Doctor's Notes on Morning Sickness (Vomiting During Pregnancy)
Morning sickness is the lay term used to describe vomiting and nausea in the early stages of pregnancy. It is caused by hormonal changes in early pregnancy. The term is a misnomer in that the nausea and vomiting of early pregnancy can occur at any time of day, not just in the morning.
Not every woman experiences pregnancy symptoms in the same way, and the severity and intensity of morning sickness varies widely among women. Morning sickness usually begins during the 6th week of pregnancy and goes away after about 12 weeks of pregnancy in most women.
Other signs and symptoms associated with early pregnancy include:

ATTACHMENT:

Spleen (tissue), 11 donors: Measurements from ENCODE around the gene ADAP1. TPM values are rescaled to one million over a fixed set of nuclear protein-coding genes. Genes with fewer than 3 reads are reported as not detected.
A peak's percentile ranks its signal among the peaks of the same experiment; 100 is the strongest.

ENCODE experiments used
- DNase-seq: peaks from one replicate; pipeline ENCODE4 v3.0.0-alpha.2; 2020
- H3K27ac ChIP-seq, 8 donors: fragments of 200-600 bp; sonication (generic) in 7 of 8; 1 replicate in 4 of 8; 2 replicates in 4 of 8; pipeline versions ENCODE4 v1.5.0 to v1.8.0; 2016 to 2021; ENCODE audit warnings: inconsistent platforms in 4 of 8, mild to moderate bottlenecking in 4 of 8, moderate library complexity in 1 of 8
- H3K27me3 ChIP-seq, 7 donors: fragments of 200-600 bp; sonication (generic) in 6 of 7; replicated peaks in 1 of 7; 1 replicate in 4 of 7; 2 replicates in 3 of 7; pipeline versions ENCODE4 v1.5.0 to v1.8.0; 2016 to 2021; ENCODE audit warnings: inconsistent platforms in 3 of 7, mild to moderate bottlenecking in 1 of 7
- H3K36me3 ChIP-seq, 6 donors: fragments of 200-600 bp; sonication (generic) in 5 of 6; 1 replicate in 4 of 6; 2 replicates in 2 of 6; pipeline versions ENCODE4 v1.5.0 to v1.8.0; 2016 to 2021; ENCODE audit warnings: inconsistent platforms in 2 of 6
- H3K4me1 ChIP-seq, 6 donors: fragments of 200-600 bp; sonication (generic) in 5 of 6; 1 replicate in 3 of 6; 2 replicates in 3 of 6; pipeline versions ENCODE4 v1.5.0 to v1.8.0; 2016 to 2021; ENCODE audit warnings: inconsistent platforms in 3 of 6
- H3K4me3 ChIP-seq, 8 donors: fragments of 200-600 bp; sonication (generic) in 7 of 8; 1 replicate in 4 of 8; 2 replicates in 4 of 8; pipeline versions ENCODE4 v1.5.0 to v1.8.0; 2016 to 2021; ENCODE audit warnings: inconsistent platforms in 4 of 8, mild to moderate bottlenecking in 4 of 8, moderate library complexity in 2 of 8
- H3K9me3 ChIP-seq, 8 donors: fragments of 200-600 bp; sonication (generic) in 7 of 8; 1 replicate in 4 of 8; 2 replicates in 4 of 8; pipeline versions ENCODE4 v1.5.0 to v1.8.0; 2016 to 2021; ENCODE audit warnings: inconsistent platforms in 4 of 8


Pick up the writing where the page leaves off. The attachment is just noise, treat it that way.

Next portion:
- breast swelling or tenderness,
- enhanced sense of smell,
- sensitivity to smell,
- mood changes,
- headache, and
Food aversions or food cravings may accompany early pregnancy as well.
What Is the Treatment for Morning Sickness?
Morning sickness is usually managed by measures such as eating small, light, frequent meals and changing mealtimes. Vitamin B6 and ginger have been shown to help with the symptoms of morning sickness, along with acupressure bands (Sea-bands).
Women with more severe nausea and vomiting (hyperemesis gravidarum) may require treatment with intravenous fluids to maintain hydration and medications to control vomiting.
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Kasper, D.L., et al., eds. Harrison's Principles of Internal Medicine, 19th Ed. United States: McGraw-Hill Education, 2015.